Girls On The Run

I am beyond thrilled to be on my way in completing one of my main marathon goals this year before true training season even begins. Each time I run the Chicago Marathon I am blown away by the support that the entire city shows to the runners. Until you have experienced it yourself you will never truly understand the overwhelming appreciation of complete strangers cheering you on and chanting your name. One of the other unbelievable factors of the day is to see all of the runners supporting charities of their choosing. Did you know that the Chicago Marathon raises over $15 million?!

Each time I have ran the marathon (including this go-around) I have been selected for guaranteed entry – meaning that I do not have to run through a charity in order to participate. It is not about the have to. It is about the want to. Through running my second marathon I learned about the organization called Girls on the Run in Chicago. The more and more I learned about them I knew that if I ever participated in the race again, I would support this organization while doing it.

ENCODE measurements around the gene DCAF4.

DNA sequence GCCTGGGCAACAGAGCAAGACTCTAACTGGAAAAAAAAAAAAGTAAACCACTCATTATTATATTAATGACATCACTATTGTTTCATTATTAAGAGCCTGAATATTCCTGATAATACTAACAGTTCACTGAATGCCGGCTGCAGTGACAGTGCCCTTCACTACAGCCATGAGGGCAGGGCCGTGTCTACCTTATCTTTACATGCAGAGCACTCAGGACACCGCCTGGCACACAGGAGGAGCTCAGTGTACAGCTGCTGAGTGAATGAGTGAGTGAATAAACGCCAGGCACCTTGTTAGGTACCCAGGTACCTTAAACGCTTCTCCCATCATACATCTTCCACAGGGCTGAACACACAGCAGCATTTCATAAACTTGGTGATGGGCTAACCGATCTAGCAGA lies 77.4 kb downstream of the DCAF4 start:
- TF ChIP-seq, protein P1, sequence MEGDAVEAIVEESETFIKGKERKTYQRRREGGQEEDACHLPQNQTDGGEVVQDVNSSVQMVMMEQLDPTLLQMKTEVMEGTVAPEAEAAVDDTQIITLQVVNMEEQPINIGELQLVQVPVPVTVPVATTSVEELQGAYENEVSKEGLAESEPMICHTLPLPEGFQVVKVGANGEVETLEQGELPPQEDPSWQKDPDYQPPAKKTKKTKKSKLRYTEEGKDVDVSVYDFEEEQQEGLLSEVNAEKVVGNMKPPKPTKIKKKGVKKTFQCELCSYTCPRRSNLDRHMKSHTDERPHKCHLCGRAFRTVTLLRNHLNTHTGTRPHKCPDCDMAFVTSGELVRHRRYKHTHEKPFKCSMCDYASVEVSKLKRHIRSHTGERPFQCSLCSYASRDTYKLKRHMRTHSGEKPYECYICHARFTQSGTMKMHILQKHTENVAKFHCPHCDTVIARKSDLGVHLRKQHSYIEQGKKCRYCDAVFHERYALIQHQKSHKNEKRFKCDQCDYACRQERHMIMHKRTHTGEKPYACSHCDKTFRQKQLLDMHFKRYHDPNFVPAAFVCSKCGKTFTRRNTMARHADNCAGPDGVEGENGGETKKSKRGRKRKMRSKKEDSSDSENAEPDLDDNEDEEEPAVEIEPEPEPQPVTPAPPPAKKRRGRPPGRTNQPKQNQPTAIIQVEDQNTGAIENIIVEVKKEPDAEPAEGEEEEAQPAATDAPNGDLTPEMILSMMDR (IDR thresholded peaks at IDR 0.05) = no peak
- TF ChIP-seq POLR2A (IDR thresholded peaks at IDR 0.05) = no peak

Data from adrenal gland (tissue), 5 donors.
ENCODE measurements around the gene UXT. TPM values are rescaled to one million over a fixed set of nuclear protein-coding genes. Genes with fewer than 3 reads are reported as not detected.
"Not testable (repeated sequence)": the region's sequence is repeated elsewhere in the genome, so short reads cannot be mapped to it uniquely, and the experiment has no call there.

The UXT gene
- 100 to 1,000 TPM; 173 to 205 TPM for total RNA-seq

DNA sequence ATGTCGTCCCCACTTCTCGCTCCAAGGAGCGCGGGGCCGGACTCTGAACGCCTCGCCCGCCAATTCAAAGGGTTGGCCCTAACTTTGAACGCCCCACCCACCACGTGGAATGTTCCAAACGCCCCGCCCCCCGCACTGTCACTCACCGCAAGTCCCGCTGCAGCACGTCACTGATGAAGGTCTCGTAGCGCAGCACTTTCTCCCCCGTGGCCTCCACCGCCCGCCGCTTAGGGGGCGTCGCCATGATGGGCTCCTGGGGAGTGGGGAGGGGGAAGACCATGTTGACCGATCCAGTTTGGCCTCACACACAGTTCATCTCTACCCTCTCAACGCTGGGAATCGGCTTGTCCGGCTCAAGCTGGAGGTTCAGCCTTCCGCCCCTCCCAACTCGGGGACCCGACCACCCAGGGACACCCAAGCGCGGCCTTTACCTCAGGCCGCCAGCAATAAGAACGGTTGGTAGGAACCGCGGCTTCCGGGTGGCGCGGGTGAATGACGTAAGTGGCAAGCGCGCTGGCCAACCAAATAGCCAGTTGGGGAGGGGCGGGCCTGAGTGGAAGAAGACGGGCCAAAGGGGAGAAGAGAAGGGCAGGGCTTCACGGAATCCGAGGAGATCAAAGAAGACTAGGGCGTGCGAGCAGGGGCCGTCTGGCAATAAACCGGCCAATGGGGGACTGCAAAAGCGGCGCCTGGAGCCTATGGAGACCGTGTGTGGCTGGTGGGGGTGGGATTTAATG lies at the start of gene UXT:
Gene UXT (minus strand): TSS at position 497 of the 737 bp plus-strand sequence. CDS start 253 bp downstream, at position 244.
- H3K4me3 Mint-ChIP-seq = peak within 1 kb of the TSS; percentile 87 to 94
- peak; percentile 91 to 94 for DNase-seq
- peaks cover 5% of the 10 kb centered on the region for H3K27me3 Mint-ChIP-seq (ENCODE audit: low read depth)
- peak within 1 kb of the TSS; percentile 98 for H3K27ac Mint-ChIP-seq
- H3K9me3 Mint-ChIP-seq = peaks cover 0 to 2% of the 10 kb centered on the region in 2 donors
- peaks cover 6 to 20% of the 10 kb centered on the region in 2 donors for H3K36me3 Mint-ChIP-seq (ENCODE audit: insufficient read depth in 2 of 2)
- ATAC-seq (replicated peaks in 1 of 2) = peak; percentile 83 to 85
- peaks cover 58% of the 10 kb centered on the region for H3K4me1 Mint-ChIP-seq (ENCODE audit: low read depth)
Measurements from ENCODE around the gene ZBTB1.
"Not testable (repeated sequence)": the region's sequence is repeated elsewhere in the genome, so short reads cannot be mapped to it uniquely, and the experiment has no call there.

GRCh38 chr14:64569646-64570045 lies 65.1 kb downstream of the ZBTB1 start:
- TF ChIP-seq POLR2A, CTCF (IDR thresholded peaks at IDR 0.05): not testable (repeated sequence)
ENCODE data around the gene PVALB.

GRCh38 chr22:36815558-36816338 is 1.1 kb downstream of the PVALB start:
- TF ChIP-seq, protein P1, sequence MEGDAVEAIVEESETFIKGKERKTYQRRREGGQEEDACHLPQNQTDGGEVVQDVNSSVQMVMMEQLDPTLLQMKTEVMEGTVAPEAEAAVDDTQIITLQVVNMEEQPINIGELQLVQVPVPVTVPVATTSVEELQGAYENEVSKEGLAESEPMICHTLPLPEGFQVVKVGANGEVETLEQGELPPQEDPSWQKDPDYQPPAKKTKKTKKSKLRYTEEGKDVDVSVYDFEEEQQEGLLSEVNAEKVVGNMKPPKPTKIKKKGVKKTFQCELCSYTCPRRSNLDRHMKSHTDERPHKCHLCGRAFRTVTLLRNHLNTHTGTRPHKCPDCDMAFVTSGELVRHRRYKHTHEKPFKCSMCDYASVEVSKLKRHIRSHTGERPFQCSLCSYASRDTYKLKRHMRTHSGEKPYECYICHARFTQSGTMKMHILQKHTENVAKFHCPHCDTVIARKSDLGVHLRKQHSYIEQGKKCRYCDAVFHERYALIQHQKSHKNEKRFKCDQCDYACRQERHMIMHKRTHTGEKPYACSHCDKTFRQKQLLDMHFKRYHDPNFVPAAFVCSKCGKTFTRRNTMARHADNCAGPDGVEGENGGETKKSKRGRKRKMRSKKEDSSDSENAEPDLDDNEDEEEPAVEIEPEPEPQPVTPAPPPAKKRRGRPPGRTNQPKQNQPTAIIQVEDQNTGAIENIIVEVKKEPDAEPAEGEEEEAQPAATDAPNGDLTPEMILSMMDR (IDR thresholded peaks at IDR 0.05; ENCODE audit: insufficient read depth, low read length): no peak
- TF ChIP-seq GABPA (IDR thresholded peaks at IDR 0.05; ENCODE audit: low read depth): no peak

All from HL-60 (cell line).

Now, what is Girls on the Run? GOTR is a nationwide organization, but I will personally be supporting the Chicago sector. A group of amazing women step up as coaches and organize after school programs for girls that focus on teaching them how to be joyful, healthy, and confident. They spend time with these girls each day, over a 10 week program, encouraging them and giving them a safe space to learn how to challenge and appreciate themselves. They even train for a complete a 5k race! Unbelievable.

Now, why does this hit home? One, knowing that these women take time out of their lives to give these girls a safe space to go to after school is enough for me to begin speaking passionately about this. However, the focus of their time – on health, positivity, and being active – just sends it over the top. I say all of the time that I could not imagine being a young girl growing up the way the world is today. I fear that so many young girls spend their days comparing themselves against others and going home after school just to scroll through social media. When I was young we spent all of our time playing and creating outdoors. Heck, in the summer time if we wanted to play board games (always Monopoly) we set up a table in the garage.

My entire life I have been surrounded by the most strong, independent, and successful women. The best parts of me are definitely not self-made. They are a result of the environments and people I have had surrounding me and I am very lucky to have been given those opportunities and relationships. 85% of the girls who participate in this program need and utilize financial assistance in order to participate. If this fundraiser can help even one girl have a safe space and a smile, then it is all most definitely worth it!